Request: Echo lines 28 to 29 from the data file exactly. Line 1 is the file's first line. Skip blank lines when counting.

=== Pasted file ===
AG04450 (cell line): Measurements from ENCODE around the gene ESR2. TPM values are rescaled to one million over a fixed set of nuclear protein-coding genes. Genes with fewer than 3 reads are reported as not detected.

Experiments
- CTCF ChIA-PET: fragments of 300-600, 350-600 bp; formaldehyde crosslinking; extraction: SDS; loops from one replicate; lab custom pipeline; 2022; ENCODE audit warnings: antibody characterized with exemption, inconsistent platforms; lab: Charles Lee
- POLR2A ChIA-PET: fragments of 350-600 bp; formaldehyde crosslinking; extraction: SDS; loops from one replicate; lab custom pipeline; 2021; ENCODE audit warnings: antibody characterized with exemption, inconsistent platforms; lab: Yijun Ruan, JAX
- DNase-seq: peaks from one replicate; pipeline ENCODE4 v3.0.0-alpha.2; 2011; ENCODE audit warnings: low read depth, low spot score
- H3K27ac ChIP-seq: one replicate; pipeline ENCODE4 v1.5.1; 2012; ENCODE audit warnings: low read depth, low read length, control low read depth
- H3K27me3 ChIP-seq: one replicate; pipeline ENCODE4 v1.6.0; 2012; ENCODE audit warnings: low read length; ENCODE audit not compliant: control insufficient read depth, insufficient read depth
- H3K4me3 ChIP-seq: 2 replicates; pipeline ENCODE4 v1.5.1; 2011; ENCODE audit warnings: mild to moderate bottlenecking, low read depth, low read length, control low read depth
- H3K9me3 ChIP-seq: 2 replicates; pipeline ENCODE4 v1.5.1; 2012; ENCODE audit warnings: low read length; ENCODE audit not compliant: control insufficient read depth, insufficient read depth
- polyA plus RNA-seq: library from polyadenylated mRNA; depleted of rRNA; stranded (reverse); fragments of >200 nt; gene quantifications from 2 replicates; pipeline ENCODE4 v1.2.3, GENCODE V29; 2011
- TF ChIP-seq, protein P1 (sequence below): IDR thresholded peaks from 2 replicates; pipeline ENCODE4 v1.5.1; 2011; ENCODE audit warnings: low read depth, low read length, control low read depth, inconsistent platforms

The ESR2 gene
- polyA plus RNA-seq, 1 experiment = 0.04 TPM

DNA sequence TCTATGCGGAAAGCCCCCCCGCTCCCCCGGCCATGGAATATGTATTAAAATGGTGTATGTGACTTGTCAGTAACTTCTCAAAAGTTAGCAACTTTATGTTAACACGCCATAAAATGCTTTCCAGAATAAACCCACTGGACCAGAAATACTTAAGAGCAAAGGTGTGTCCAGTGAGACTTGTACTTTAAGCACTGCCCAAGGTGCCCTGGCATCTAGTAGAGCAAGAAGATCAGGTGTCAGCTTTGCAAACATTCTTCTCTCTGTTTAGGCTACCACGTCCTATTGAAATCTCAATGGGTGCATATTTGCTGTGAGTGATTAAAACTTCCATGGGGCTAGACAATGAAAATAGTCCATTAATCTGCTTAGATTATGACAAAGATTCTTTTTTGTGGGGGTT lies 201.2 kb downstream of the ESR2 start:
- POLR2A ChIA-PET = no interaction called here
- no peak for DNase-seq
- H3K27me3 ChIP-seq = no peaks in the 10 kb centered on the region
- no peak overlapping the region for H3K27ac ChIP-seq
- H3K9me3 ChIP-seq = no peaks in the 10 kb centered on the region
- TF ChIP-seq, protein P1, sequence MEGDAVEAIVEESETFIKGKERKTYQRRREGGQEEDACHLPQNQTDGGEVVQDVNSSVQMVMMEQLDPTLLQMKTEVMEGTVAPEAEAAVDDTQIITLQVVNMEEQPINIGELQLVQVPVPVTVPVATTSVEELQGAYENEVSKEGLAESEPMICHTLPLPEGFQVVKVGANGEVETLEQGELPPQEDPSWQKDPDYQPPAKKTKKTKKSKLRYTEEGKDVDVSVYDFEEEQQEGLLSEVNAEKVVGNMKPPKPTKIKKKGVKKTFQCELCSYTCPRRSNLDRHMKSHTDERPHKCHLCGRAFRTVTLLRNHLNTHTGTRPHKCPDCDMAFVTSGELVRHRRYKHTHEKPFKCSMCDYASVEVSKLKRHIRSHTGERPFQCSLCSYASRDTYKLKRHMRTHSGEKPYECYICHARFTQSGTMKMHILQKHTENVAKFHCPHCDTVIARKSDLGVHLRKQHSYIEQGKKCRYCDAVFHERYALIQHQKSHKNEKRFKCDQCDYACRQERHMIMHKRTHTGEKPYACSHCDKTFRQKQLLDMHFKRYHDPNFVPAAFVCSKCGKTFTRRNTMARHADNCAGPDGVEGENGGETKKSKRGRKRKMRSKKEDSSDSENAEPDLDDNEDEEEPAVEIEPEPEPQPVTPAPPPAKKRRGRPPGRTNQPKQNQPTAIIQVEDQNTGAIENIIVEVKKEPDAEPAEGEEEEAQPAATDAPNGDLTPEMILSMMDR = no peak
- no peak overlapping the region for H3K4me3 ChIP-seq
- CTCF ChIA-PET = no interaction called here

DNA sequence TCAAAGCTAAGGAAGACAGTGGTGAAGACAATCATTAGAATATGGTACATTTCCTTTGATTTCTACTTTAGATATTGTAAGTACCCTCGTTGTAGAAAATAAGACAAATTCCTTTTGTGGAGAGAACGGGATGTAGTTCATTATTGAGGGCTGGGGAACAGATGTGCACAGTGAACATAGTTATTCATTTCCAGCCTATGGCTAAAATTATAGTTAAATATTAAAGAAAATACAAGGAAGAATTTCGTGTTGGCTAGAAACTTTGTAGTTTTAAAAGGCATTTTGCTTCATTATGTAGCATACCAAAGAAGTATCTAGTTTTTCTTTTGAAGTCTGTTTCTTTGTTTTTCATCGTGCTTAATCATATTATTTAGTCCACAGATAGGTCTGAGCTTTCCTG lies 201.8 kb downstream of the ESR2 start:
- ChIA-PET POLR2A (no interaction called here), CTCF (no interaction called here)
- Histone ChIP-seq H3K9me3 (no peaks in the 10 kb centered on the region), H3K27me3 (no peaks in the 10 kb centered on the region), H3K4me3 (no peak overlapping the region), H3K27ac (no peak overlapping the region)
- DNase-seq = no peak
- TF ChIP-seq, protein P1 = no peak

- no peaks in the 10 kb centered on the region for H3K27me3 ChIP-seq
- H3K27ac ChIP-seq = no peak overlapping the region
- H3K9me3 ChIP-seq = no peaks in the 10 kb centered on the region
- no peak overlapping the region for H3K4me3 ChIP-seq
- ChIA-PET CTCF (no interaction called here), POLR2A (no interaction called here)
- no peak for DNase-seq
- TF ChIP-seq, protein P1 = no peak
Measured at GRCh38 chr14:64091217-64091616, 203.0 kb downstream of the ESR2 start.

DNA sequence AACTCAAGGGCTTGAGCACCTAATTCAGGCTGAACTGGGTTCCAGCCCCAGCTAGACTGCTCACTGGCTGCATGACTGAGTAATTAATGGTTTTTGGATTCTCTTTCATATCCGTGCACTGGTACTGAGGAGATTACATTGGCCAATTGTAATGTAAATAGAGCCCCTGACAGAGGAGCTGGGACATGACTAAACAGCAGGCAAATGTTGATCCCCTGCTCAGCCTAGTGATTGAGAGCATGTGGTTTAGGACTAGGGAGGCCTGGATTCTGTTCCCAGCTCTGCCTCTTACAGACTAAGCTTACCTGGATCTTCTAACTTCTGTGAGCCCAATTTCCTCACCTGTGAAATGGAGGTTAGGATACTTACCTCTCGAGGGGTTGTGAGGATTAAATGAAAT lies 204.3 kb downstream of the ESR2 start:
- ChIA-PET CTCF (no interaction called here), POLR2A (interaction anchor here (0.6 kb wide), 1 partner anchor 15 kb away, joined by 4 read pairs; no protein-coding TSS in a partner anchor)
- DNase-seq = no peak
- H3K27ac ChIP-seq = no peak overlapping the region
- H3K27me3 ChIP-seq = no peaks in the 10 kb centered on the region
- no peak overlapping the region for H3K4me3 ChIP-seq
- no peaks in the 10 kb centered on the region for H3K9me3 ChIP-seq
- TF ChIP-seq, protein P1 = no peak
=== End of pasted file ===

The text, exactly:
- no peaks in the 10 kb centered on the region for H3K27me3 ChIP-seq
- H3K27ac ChIP-seq = no peak overlapping the region